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A Simple, Reliable Way to Score Gluten-Free Compliance in Patients with Celiac Disease

Celiac.com 10/13/2009 - The standard method of measuring successful observance of a gluten-free diet in patients with celiac disease is through a dietary interview performed by health professional. However, there is currently have no simple, objective method for conducting such a dietary interview.

To address this discrepancy, a team of researchers recently designed an easy, quick questionnaire based on four simple questions which yield a five-level score (0–IV). The score provides the test individual with an indication of their compliance level.

The research team was made up of Federico Biagi, Alida Andrealli, Paola Ilaria Bianchi, Alessandra Marchese, Catherine Klersy, and Gino Roberto Corazza.

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The team recently set out to assess the accuracy of the questionnaire. They ran the questions past 168 celiac patients, 126 females and 42 males, with a median age of 42·4 (SD 12·9) years. All subjects were allegedly following a gluten-free diet (median 82, 25th–75th percentile 50–108, range 15–389 months).

They compared the resulting scores with the persistence of both villous atrophy and endomysial antibodies while on a gluten-free diet.  They also compared patient survival rates. Non-expert personnel interviewed patients by telephone.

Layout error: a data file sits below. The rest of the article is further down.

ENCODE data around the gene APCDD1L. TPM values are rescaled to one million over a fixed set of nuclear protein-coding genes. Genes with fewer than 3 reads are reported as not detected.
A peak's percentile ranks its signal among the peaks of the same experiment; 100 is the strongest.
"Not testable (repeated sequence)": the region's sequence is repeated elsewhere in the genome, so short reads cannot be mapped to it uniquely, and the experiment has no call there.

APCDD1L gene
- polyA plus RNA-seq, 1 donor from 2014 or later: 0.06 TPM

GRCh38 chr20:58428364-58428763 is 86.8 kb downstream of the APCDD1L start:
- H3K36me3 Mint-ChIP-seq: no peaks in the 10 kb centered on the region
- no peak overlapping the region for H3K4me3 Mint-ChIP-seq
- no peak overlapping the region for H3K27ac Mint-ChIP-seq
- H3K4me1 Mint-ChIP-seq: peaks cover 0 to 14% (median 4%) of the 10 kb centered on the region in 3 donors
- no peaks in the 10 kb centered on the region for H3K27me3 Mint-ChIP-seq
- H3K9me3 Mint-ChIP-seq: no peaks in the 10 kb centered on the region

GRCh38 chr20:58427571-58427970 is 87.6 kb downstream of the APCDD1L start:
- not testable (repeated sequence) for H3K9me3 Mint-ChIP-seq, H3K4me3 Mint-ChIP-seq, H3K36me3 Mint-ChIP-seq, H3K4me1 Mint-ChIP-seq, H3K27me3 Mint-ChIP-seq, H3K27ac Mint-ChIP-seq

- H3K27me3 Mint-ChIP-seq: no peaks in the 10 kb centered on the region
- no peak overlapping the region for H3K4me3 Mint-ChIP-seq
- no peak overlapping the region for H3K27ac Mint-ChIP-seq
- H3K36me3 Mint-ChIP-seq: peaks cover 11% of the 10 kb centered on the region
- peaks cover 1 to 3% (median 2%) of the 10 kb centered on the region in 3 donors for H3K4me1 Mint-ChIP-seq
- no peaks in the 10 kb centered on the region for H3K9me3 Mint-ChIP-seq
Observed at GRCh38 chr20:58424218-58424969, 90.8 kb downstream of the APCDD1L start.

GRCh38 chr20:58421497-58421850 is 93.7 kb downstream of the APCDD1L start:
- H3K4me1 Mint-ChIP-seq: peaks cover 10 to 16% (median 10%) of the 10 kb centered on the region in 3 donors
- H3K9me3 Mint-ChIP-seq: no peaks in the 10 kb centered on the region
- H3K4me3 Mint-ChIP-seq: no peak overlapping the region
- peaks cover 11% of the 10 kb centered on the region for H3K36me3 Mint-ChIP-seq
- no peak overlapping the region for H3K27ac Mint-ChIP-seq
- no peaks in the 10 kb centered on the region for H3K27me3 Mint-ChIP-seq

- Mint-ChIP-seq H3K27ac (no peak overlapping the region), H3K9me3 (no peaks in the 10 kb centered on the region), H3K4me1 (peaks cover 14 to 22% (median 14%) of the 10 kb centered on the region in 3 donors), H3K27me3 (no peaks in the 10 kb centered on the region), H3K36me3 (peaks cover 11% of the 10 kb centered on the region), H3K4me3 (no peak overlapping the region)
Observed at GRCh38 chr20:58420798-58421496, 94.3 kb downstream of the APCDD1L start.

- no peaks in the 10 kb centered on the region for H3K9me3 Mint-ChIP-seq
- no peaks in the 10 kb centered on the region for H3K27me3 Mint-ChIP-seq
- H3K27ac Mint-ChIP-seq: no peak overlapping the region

The questionnaire took less than one minute to complete. The lowest results were markedly more common among the patients with a persistence of both villous atrophy and positive endomysial antibodies. Those patients also had significantly higher rates of death overall.

From these results, the researchers conclude that the questionnaire offers a simple, accurate way to verify compliance with a gluten-free diet for patients with celiac disease.

Source:
British Journal of Nutrition (2009), 102, 882–887

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4 Responses:

 
Hallie
Rating: ratingfullratingemptyratingemptyratingemptyratingempty Unrated
said this on
13 Oct 2009 10:08:27 PM PDT
Oh not fair! Surely if the questionnaire only consisted of 4 questions, you could tell us what they were. Neither does the abstract of the study tell us! Sorry, but this in not up to your usual fine standards of reporting!

 
Michelle
Rating: ratingfullratingfullratingfullratingfullratingfull Unrated
said this on
16 Oct 2010 10:41:31 AM PDT
The article was very informative and did include the four questions. Hallie, click on the "Source" link at the bottom of the page. This takes you to the abstract. Click on "View PDF" and you have the whole article.

Thank you Celiac.Com for sharing this article. I am writing my dissertation on celiac disease and this information was invaluable!

 
Janelle
Rating: ratingfullratingfullratingfullratingemptyratingempty Unrated
said this on
14 Oct 2009 5:09:20 AM PDT
So what is the question? This left me hanging.

 
ellie
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said this on
25 Aug 2010 6:02:07 AM PDT
I need those 4 questions. How does one get them. I think I am a great detective but this one haunts me. Especially when counseling the teen and young adult.




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